WITH PRESSURE coming from all sides for firms to be conscious of the environment, some are now taking steps to reduce their carbon footprint.
There is little doubt that climate change is emerging as an increasingly popular niche area of the law, with law firms playing a growing role in advising clients on projects and initiatives designed to reduce their environmental impact.
Like their clients, employees too are increasingly concerned about the environmental performance of the firms in which they work. With the pressure on, firms are seriously considering the benefits of reducing their own impact on the environment.
Brendan Turner, a principal legal consultant at Link Recruitment, said that one question he’s seen candidates asking, particularly from within generation Y, is “how is the firm going to reduce its carbon footprint?” The carbon footprint is the total amount of direct and indirect greenhouse gases produced over the lifecycle of the firm.
“The carbon footprint is a bit of a hot topic at the moment so firms need to be prepared at the interview to be able to respond to these sorts of questions,” Turner said.
The recruitment agency says that firms being ahead of the field in this area can influence a candidate’s overall impression. “The candidate might want to go to a particular firm, not because they want to save the world, but because its also good business sense to go with a company that is likely to adapt to changes in public perception.”
At Allens Arthur Robinson, the weight of its footprint on the environment is taken seriously. James Walker, national manager for corporate affairs at the firm, and the convenor of the firm’s footprint committee agreed questions regarding the firm’s sustainability policies “are one of the primary questions that recruits ask”.
“This does play a role in how the firm is viewed by those candidates,” he said.
Minter Ellison’s national director of pro bono and community investment, Anton Hermann, said candidates are very interested in the firm’s carbon reduction policies. “[But] to say this translates into a decision about where they choose to work I think is a bit of a stretch”.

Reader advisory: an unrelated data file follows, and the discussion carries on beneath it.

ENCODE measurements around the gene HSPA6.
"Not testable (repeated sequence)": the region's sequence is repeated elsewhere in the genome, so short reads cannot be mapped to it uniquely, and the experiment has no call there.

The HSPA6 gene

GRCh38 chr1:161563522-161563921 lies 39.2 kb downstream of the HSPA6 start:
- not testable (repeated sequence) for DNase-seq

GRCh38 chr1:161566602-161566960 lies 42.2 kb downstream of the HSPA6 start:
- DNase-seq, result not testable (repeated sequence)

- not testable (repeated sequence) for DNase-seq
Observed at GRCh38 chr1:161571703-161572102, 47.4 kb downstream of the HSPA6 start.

However, Hermann agreed the carbon reduction initiatives that have been implemented by Minter Ellison have been at least partially driven by prospective employees’ growing interest in the area.
“I think what candidates are actually expressing to us is a desire to match their own personal values with the values of the firm and one of the factors is whether the firm is environmentally responsible. We’re certainly active in that space and we are driven to some extent by the expectations of our staff and potential new staff.”
Both Minter Ellison and Allens Arthur Robinson, have taken action in the area. Minter Ellison has signed up to measure and report its total emissions under the Australian Government’s Greenhouse Challenge Plus and it has implemented a number of carbon reduction initiatives as part of this.
According to Hermann, as of July this year the firm has been using 60 per cent GreenPower-accredited electricity and it has implemented automatic shutdown of all computers after hours. He says that the firm recorded a 9.5 per cent reduction in total emissions for the 2006 calendar year. “In 2007, particularly with the green power investment, we’ll see that come down very, very significantly,” he said.
Allens also moved to using 75 per cent GreenPower-accredited electricity approximately three months ago in its Brisbane, Sydney and Melbourne offices. Walker said the firm has already reduced its emissions by approximately 30—40 per cent in that period across those offices.
Other firms, including Corrs Chambers Westgarth, are also taking the issue seriously. A spokesperson at Corrs said the firm has conducted a life cycle assessment of its greenhouse gases and is currently in the process of establishing an environmental management committee to investigate the best way of reducing the firm’s carbon footprint.
Link Recruitment’s Turner suggested carbon neutrality might be next on the agenda for law firms. That is, firms offsetting their emissions by purchasing carbon credits so that on balanced they produce zero emissions. Hermann said Minter Ellison’s “long term goal is to head towards carbon neutrality … [but] it has not made a specific commitment on that yet”. Walker said it’s also something that is being “actively considered” at Allens.
However, it appears that not everyone has the environment as number one priority. Having been told at the Allens Arthur Robinson stall at the Sydney Law Careers Fair about the firm’s initiatives in the area, a student was overheard saying to his friend: “Yeah, so they’re green, but how much are they going to pay us?”